Neighbors defend Bar the dog, who was declared ‘dangerous’

BAR the golden retriever gets a sniff from a little friend in this image from a video supplied by Bar's owners to the court.

Daily Post Staff Writer

Eleven neighbors went to City Council to defend a golden retriever and his human family who are suing the city of Menlo Park after a city hearing officer deemed the dog “dangerous” after biting another dog. 

“That is not a dog with behavior issues,” neighbor Scout Tweedie Yates said at Tuesday’s (April 18) council meeting.

“Bar is one of the most beautiful and sweet dogs I’ve ever met,” said Jenna McGrath.

Council was set to discuss the lawsuit filed by the owners of the dog Bar, which is German for “bear,” and is pronounced similarly.

Bar’s owners, Liliana Kunze Briseno and Tobias Kunze, are suing to overturn over Bar’s designation as a “dangerous animal” and want to block any of the penalties assessed on owners of such an animal, such as fines, installing higher fences or putting up signs saying a dangerous dog lives in their home.

After hearing from the public, council went into its closed session to discuss the case, as is allowed under state law. If any action was taken, it will be announced at the council’s meeting on Tuesday. No action was taken.

The biting incident in question occurred on Aug. 10, while Bar’s owners were on vacation and he was in the care of a petsitter. On that day, the petsitter took Bar and her own dog, Sundae, out for a walk.

As the petsitter and the two dogs walked down Central Avenue, they encountered a husky named Pushkin being walked by a woman pushing a stroller. The petsitter decided to cross the street as the dogs tried to run toward each other.

However, the city says in court filings that Bar “broke free from his dog walker, dashed across a public street and sunk his teeth into the neck of a leashed Siberian Husky.”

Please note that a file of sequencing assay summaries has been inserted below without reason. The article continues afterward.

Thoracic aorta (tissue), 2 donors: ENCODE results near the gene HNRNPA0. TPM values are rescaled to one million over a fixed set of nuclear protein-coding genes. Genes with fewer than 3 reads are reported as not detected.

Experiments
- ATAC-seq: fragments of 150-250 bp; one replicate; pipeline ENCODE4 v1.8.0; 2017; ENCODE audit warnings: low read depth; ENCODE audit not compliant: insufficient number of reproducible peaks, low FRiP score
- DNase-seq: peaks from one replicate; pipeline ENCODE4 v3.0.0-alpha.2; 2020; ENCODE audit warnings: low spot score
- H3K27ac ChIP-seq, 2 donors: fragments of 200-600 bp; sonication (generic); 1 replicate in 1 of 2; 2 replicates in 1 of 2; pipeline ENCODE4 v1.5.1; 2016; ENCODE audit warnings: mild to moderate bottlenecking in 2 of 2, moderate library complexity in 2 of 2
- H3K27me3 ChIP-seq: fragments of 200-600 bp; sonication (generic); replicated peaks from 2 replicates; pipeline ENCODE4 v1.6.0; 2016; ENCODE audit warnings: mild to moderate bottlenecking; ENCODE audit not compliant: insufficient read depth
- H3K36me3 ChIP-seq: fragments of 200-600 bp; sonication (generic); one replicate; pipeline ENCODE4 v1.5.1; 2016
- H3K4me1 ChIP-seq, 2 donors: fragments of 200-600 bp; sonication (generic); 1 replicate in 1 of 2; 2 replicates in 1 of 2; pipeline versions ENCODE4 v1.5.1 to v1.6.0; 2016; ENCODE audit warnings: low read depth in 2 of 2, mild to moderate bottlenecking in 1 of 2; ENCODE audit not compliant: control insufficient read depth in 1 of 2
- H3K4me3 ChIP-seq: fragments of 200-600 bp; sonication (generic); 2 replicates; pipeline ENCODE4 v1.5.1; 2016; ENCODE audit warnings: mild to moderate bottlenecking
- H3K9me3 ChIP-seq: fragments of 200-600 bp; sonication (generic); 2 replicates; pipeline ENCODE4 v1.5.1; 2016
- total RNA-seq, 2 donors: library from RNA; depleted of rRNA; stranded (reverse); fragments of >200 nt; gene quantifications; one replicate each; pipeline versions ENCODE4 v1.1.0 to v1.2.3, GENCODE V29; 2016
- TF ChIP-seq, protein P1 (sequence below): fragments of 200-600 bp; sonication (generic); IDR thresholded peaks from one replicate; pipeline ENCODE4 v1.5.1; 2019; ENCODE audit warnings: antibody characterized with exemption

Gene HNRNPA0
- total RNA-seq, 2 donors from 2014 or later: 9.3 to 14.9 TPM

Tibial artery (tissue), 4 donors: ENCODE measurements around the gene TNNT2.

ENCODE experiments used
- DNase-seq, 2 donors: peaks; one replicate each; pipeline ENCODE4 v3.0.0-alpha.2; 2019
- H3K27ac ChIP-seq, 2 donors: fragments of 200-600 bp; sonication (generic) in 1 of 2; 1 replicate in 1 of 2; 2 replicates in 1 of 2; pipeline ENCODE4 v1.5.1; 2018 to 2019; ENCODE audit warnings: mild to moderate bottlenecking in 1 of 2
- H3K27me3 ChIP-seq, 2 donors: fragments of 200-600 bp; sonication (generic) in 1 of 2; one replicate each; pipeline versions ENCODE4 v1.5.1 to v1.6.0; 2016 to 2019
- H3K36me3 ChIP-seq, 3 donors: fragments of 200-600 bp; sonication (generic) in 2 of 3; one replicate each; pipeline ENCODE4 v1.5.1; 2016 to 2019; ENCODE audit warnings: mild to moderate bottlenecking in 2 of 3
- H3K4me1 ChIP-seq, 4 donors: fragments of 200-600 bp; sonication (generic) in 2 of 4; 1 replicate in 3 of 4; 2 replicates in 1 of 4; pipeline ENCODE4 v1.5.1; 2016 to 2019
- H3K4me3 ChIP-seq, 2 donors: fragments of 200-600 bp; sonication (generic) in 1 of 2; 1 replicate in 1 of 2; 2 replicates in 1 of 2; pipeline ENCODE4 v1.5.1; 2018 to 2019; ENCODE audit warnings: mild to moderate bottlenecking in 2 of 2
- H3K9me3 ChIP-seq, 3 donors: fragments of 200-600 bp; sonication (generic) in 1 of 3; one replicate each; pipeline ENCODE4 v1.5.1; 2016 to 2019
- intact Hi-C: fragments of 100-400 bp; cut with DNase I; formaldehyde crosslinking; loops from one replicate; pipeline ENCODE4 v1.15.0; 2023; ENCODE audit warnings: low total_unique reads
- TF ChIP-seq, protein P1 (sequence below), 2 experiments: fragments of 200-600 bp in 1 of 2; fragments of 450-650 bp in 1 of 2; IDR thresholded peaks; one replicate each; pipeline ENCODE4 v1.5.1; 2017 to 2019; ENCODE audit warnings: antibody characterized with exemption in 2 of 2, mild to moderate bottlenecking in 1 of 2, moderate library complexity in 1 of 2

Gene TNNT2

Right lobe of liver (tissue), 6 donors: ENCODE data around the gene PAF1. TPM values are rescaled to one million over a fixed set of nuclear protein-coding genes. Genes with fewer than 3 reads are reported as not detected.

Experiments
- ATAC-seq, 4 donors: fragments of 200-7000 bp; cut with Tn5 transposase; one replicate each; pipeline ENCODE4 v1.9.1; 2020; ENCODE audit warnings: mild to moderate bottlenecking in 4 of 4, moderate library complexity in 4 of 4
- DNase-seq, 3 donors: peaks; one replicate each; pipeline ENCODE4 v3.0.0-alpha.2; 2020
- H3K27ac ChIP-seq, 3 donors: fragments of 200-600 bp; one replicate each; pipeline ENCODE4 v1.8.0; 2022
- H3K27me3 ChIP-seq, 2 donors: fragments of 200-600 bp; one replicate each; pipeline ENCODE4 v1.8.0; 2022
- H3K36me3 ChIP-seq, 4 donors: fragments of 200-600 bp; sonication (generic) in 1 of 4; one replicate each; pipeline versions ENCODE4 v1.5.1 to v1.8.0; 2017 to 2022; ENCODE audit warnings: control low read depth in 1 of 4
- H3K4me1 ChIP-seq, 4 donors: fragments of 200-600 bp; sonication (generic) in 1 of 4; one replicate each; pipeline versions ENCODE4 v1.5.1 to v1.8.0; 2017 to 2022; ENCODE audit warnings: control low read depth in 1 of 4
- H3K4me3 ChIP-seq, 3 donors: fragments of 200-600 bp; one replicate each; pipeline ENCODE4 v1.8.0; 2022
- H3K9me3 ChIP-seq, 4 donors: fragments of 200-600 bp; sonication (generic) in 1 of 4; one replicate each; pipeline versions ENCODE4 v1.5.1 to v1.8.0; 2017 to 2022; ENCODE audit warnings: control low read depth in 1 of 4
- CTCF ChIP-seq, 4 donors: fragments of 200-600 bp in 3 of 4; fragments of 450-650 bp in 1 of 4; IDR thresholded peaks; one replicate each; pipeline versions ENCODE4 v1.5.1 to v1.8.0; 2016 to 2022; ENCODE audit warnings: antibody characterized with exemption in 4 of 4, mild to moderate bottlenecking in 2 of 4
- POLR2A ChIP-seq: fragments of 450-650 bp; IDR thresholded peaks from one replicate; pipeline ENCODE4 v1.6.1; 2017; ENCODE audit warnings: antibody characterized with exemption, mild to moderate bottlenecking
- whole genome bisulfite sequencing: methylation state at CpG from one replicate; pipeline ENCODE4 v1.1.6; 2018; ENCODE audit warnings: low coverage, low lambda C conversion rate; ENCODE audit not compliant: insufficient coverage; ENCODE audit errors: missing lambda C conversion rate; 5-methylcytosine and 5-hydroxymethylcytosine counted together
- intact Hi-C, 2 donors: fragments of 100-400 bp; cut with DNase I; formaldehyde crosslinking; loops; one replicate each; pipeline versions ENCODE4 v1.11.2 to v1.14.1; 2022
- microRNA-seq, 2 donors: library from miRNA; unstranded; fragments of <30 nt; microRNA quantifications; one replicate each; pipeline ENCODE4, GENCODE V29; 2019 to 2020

“Bar then bit the Siberian Husky around the neck with such force that — despite the husky’s thick and protective fur coat — Bar punctured the (dog’s) skin in two places,” the city’s filing says.

Bar’s family says the husky provoked their dog.

Scout Tweedie Yates told the council on Tuesday that his dogs have “scrambled” with other dogs leaving “similar minor injuries.”

“Why have I not pressed charges for these almost identical occurrences? It is because that is what dogs do,” Tweedy Yates said.


Tweedy Yates and others who spoke Tuesday said it seemed like this was used to perpetuate some sort of neighborhood vendetta against the Kunzes. 

Scott Stocker was one of at least three of the speakers who said they knew Bar well but had never seen the other dog, Pushkin, around town. 

Nancy Tompkins said she lives across the street from Pushkin and his owner, Solomon Moshkevich, but don’t know their dog and rarely see them. 

Only one person has written to the city council in the defense of Pushkin. 

Resident Jen Mazzon says she knows Pushkin’s owners and is “confident in their objective and factual understanding” of what happened, saying that Pushkin was “significantly injured.” Mazzon was also objecting to the fact that Kunzes were drumming up support for Bar and their lawsuit. 

“I hope that the City Council is not swayed by incoming communications from friends and family members of the owners of Bar who are ill-advisedly advocating for a roll-back of safeguards to prevent future dog attacks,” Mazzon wrote. 

Willows resident Kathleen Hohalek told the council that her Yorkie was “terrified” of other dogs, but when her Yorkie met Bar, the golden retriever was “so calm and so gentle that my dog stood there,” Hohalek said. 

Previous Post stories:

• Feb. 8, Owners fight dog’s ‘dangerous’ designation

• Feb. 16, Councilman Combs concerned about city handles dog disputes

• March 24, City defends ‘dangerous’ designation of golden retriever

• March 25, Councilman surprised at how aggressively the city is responding to dog dispute


  1. This is ridiculous that the family has to be put through all of this due to a poor decision by the hearing officer. The process needs to be overhauled and the city should pay all of the family’s costs.

  2. Any dog can be made vicious, even a breed like golden retrievers. Pushkin’s injuries didn’t mysteriously appear out of nowhere. I’ve got the feeling that somebody isn’t telling the truth.

  3. Bär’s owners clearly have started a PR campaign to aid their lawsuit. Nevertheless, their dog ran across the street and immediately attacked and injured another dog. Dogs often behave differently when their owners aren’t around, so that may be why his owners haven’t seen this aggressive behavior in him before or since. But, the potential was realized once and is still in his temperament.

  4. If Bar didn’t attack Pushkin, then how did Pushkin end up with the wounds that were documented by a veterinarian? The Kunze Brisenos want to minimize this all they can, but they should answer the question — how did Pushkin get hurt?

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